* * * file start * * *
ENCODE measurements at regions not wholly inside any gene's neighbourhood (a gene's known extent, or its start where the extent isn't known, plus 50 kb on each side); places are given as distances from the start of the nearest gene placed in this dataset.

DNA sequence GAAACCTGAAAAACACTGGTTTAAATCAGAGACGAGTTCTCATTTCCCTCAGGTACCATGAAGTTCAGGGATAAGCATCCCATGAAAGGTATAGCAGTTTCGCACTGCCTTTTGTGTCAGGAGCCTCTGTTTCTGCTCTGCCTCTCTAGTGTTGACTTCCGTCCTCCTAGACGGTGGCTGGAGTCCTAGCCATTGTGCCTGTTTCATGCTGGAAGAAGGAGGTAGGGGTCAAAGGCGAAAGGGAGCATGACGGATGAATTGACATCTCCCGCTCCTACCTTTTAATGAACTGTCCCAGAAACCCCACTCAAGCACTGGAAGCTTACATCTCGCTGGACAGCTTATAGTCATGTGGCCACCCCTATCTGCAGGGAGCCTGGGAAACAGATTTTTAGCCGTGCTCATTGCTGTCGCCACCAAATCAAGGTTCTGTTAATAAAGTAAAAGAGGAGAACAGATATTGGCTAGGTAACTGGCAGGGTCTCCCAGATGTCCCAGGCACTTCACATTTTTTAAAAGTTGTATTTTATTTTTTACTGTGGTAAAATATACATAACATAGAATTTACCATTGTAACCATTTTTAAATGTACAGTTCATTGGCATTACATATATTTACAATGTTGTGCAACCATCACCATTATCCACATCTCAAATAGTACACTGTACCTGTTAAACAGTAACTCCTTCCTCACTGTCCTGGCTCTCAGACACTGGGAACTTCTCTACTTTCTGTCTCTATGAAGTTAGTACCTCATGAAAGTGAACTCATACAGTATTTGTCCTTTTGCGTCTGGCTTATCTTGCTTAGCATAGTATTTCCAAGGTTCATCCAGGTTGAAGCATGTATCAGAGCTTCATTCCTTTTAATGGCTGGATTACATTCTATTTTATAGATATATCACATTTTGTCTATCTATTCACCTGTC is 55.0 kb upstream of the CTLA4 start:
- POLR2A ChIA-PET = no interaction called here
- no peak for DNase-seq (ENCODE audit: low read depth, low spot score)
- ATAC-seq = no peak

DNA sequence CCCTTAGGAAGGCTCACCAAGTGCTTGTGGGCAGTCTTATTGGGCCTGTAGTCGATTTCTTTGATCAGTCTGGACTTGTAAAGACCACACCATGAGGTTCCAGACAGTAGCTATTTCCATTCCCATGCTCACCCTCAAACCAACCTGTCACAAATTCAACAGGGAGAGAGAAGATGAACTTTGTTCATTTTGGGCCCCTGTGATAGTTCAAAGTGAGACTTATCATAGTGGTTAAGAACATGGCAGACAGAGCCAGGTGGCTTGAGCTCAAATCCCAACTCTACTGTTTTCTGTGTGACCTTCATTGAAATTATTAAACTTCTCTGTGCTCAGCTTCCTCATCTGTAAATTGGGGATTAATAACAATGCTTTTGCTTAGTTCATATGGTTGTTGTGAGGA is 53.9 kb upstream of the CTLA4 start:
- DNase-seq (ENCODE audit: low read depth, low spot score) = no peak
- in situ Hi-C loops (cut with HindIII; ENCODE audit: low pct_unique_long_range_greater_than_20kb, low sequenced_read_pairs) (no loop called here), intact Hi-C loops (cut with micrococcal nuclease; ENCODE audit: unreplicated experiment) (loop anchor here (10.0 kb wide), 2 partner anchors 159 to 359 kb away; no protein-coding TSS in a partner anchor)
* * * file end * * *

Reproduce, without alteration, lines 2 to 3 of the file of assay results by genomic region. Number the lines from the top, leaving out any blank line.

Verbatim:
DNA sequence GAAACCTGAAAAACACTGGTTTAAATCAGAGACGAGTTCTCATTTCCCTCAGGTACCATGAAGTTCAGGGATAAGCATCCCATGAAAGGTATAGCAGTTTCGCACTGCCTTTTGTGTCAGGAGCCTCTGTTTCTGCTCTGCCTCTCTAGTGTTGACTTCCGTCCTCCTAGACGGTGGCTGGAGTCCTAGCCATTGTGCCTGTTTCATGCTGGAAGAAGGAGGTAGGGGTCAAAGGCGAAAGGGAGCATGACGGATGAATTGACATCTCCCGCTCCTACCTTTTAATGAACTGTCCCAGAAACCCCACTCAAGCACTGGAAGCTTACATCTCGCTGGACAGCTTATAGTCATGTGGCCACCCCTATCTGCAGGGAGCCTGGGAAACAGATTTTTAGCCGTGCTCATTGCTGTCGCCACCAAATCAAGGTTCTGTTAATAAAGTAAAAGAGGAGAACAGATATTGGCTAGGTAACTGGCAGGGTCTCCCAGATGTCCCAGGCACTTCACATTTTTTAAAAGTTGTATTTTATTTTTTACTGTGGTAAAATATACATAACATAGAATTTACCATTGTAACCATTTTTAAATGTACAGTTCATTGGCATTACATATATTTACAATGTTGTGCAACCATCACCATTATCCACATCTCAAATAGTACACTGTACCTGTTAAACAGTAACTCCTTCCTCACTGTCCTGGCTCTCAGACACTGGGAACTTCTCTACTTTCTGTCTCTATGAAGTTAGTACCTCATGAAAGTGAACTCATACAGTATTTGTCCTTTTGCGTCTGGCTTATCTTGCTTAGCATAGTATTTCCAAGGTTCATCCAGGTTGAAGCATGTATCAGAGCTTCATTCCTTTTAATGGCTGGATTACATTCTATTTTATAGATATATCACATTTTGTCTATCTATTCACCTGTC is 55.0 kb upstream of the CTLA4 start:
- POLR2A ChIA-PET = no interaction called here